The pandemic brought about extensive debate on the availability of paid sick days for employees, with our Prime Minister encouraging employers to provide ten paid sick days each year. Unfortunately for Ontario employees, none of the changes to the ESA brought about paid sick leave. Currently, the only paid sick leave in Ontario is the up to three days available to an employee under the ESA COVID-related absences. These were initially scheduled to lapse at the end of July 2022. In July 2022, the Ontario Legislature enacted O. Reg 464/22, further amending O. Reg 280/20, the Infectious Disease Emergency Leave, to extend the end date for these days until March 31, 2023. To date, there has been no indication of a further extension.
Occupational Health and Safety Act: New Fines and Limitation Periods
Bill 88 also amended the OHSA to include new fines for corporations and directors where there has been a breach of the OHSA. A director or officer now faces a maximum fine of $1,500,000.00, up from the previous maximum of $100,000.00. All other individuals face a maximum fine of $500,000.00, also up from the previous maximum of $100,000.00. Finally, Bill 88 also increased the limitation period for initiating a prosecution under the OHSA from one year to two.
OHSA: Naloxone Kits
Bill 88 also amended the OHSA to create a requirement for certain employers to have a naloxone kit in the workplace. Read Brittany Taylor’s article on mandatory naloxone kits here.
British Columbia – Five Paid Sick Days
In January 2022 British Columbia became the first province in Canada to implement mandatory paid sick leave, providing each employee with up to five paid sick days per year, in addition to three days of unpaid sick leave.
Quebec – Mandatory use of French in Employment
In 2022 the Government of Quebec implemented a number of changes to the Civil Code of Quebec in yet another effort to “protect the French language”.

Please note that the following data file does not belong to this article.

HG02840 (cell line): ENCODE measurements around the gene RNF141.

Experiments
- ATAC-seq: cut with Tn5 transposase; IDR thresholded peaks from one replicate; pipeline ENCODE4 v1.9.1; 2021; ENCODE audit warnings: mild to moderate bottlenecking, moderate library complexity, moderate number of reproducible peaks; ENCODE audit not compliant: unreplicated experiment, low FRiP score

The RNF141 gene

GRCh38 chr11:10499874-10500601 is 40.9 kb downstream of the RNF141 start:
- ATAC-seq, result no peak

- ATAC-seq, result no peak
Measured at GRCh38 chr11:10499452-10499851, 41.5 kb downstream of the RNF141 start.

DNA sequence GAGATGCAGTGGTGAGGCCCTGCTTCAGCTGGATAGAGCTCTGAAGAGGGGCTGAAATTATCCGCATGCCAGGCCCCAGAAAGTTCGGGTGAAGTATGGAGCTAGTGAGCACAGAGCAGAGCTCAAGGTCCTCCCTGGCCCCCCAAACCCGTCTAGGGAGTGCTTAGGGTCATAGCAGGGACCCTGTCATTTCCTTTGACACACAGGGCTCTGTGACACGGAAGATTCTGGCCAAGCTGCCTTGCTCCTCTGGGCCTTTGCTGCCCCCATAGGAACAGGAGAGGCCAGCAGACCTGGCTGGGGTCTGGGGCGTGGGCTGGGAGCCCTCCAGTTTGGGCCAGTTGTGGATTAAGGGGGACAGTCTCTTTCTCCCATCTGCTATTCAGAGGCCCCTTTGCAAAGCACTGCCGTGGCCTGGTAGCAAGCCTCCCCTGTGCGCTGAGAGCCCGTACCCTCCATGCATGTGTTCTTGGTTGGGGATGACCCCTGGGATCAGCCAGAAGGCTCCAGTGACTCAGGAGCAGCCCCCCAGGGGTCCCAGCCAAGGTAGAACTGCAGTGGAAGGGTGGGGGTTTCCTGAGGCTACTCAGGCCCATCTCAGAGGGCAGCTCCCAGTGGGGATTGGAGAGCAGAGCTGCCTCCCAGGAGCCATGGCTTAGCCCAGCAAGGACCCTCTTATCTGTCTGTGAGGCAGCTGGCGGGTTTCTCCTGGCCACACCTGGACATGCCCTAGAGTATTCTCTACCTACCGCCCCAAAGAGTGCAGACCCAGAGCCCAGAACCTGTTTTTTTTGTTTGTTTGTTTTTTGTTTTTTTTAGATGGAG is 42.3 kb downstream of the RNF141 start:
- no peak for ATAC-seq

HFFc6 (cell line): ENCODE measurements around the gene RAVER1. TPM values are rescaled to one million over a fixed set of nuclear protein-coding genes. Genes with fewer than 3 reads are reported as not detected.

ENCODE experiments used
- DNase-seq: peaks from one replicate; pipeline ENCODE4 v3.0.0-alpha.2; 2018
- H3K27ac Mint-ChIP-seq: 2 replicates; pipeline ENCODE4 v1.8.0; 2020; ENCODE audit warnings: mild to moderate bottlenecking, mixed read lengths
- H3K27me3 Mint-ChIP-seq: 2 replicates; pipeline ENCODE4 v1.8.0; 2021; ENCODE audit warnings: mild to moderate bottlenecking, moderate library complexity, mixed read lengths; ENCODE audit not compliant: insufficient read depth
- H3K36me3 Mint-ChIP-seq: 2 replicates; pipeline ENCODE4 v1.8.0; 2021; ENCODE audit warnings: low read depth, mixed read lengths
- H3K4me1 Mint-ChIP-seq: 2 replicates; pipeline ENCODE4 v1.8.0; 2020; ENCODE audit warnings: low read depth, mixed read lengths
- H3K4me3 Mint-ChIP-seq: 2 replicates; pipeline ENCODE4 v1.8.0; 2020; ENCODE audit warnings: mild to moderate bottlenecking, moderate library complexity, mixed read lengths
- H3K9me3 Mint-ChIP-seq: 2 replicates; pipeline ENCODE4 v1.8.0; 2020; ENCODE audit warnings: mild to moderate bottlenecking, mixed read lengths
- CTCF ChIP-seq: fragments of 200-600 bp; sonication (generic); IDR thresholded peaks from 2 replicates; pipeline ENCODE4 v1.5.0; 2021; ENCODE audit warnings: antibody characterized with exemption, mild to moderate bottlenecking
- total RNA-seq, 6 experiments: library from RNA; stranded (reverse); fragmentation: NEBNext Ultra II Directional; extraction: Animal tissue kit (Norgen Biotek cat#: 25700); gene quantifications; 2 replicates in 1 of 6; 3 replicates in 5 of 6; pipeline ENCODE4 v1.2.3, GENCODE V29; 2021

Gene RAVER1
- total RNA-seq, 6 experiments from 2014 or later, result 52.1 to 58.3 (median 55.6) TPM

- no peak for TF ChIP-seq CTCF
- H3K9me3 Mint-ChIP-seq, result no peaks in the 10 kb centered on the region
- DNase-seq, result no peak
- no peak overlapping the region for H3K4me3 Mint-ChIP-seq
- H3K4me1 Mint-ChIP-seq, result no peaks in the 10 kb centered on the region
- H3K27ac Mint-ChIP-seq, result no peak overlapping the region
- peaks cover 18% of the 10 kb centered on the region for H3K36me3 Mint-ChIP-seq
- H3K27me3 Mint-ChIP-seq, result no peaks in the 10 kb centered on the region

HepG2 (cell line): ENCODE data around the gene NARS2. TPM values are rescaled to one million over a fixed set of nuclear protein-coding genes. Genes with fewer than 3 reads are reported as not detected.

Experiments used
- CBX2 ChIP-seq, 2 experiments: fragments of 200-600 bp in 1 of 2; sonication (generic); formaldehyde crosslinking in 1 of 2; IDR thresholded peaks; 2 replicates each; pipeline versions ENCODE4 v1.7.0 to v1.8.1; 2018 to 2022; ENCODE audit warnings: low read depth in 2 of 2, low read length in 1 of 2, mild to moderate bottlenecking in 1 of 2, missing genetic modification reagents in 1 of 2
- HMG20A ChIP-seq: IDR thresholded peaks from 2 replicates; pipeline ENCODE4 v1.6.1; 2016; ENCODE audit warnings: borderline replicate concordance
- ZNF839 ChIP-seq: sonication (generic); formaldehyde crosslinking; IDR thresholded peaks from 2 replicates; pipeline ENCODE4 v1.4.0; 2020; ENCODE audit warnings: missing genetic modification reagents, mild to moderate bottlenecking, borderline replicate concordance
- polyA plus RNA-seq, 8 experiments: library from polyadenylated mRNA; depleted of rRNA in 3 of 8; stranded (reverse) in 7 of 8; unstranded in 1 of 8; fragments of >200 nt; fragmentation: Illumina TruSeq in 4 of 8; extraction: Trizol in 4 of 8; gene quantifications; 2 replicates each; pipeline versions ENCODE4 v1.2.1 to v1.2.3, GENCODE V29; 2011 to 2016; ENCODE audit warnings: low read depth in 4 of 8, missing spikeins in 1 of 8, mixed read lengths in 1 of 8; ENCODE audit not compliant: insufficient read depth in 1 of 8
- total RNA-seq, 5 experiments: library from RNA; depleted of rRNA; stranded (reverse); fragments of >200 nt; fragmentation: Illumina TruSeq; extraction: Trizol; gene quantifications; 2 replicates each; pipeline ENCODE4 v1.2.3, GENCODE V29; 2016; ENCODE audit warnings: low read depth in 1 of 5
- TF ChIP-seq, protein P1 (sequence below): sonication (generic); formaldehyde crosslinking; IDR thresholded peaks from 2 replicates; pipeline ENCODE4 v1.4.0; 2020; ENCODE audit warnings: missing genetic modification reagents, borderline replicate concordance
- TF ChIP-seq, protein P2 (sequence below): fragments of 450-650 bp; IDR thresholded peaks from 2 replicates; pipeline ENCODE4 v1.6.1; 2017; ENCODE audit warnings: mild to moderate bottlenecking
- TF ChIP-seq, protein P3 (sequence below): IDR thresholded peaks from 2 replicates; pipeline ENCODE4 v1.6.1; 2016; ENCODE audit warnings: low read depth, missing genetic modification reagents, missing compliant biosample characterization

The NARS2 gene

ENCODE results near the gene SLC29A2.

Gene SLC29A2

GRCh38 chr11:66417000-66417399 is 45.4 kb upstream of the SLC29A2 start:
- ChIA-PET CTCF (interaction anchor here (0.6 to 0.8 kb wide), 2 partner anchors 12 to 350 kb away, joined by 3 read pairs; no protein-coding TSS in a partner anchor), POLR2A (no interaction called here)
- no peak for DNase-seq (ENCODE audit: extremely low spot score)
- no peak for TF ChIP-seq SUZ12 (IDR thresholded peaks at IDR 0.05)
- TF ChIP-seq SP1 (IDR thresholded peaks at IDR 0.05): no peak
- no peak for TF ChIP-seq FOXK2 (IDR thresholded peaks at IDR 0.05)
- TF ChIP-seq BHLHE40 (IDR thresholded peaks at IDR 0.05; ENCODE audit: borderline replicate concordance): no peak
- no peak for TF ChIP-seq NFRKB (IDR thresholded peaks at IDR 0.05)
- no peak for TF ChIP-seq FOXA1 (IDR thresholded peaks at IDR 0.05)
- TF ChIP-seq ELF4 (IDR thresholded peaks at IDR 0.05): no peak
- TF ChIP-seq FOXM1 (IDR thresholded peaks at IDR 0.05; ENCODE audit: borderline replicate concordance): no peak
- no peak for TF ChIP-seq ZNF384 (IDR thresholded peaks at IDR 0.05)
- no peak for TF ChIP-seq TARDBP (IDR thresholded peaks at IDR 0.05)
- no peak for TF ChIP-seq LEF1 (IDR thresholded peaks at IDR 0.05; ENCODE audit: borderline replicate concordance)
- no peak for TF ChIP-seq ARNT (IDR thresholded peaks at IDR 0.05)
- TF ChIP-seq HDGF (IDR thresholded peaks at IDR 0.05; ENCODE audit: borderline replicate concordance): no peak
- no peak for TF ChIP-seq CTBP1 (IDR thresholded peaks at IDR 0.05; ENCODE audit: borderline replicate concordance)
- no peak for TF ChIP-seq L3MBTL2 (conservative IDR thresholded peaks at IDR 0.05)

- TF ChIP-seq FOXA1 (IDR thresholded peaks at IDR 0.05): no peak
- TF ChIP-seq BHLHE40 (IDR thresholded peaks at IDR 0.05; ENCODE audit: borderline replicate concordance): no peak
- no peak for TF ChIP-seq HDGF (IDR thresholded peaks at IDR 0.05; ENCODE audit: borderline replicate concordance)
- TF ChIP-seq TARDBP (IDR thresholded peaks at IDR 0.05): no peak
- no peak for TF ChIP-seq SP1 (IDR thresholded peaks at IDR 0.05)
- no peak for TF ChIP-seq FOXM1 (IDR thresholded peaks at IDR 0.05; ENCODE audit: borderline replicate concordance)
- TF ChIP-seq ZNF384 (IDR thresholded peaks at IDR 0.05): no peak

New Rules for Some Employment Contracts
The most prominent of these changes pertains to the applicability of a contract which is not subject to negotiation and is imposed on an individual (referred to in the law as an adhesion contract). In other words, this applies to standard-form contracts for non-executives where there is no negotiation. Under the amendment to the Civil Code of Quebec, an adhesion contract must be presented to an employee in French even if all parties are anglophones and prefer to work in English, following which the parties may agree to a translated English version to be used.
New French Language Requirements
A Quebec employer is also now prevented from requiring an employee to speak or work in a language other than French unless the employer can show that it has assessed the language related to the job requirements, confirmed that the language known by its existing staff was insufficient for these requirements, taken steps to limit the number of jobs that require a language other than French to function. Read Stuart Rudner’s article on these changes here.
Saskatchewan – Protection against COVID-related Claims
On January 1, 2022, several changes to the Saskatchewan Employment Act came into effect. The most significant of these was the introduction of a new General section which is titled Protection from Liability re employers and COVID-19 measures. Under this section, no action may be brought against an employer if the employer acted or made a good faith effort to comply with COVID legislation.
Expanded Sick Leave for Federally Regulated Employees
In November 2022, the Federal Government announced the final set of regulations to provide every federally regulated employee (that is, employees governed by the Canada Labour Code) with ten paid sick days. A federally regulated employee now has access to the highest number of statute-mandated paid sick days in the country. Read Brittany Taylor’s article on these changes here.
Changes to the Competition Act
2022 also saw a substantial update of the Competition Act. This is a federal piece of legislation which governs all companies doing business in Canada. In 2022 the federal government enacted changes to the Competition Act which will come into effect in June 2023 which make it a criminal offence for employers to enter into wage fixing or no poaching agreements, with a potential penalty of up to fourteen years in prison and/or a fine to be set at the Court’s discretion. Read Brittany Taylor’s article on these changes here.
Enhanced EI Sickness Benefits
Finally, as of December 15, 2022, the federal government increased the maximum length of employment insurance sickness benefits from fifteen to twenty six weeks.